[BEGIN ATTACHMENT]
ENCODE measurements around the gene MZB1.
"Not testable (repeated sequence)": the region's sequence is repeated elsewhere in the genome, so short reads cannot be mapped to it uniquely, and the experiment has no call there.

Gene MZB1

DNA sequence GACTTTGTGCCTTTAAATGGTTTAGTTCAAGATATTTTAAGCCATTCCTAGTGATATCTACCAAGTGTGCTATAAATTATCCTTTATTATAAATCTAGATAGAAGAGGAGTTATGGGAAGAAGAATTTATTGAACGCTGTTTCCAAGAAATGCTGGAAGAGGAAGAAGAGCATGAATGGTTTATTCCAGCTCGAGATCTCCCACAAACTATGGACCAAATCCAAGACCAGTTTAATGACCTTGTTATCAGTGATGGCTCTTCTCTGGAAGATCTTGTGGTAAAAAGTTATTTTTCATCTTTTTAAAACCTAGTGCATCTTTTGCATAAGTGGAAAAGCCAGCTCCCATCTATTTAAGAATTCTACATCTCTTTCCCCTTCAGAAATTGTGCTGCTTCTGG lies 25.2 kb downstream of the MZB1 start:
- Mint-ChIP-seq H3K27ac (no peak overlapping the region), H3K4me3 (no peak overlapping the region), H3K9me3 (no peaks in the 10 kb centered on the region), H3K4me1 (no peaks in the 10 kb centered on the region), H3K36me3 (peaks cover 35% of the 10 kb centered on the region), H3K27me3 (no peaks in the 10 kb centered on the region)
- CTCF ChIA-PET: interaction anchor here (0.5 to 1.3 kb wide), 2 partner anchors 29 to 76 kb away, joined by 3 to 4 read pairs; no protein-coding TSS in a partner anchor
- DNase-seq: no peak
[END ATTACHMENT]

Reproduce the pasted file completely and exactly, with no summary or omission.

ENCODE measurements around the gene MZB1.
"Not testable (repeated sequence)": the region's sequence is repeated elsewhere in the genome, so short reads cannot be mapped to it uniquely, and the experiment has no call there.

Gene MZB1

DNA sequence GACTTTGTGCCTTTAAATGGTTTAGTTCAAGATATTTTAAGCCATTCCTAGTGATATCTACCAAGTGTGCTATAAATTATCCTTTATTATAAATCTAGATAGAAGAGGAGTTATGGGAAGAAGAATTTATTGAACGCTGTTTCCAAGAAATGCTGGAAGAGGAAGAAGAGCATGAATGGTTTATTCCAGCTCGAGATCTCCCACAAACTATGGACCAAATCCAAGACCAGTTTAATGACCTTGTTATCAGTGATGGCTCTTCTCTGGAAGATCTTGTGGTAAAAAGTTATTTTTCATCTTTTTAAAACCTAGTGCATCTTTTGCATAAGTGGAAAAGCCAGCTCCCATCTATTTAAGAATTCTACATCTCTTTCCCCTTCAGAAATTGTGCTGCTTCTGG lies 25.2 kb downstream of the MZB1 start:
- Mint-ChIP-seq H3K27ac (no peak overlapping the region), H3K4me3 (no peak overlapping the region), H3K9me3 (no peaks in the 10 kb centered on the region), H3K4me1 (no peaks in the 10 kb centered on the region), H3K36me3 (peaks cover 35% of the 10 kb centered on the region), H3K27me3 (no peaks in the 10 kb centered on the region)
- CTCF ChIA-PET: interaction anchor here (0.5 to 1.3 kb wide), 2 partner anchors 29 to 76 kb away, joined by 3 to 4 read pairs; no protein-coding TSS in a partner anchor
- DNase-seq: no peak